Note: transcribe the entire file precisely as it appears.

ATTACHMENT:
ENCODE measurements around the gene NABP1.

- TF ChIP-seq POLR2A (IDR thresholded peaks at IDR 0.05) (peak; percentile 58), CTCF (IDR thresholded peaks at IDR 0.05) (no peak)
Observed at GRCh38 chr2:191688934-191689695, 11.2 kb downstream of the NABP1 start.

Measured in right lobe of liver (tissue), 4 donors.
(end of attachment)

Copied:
ENCODE measurements around the gene NABP1.

- TF ChIP-seq POLR2A (IDR thresholded peaks at IDR 0.05) (peak; percentile 58), CTCF (IDR thresholded peaks at IDR 0.05) (no peak)
Observed at GRCh38 chr2:191688934-191689695, 11.2 kb downstream of the NABP1 start.

Measured in right lobe of liver (tissue), 4 donors.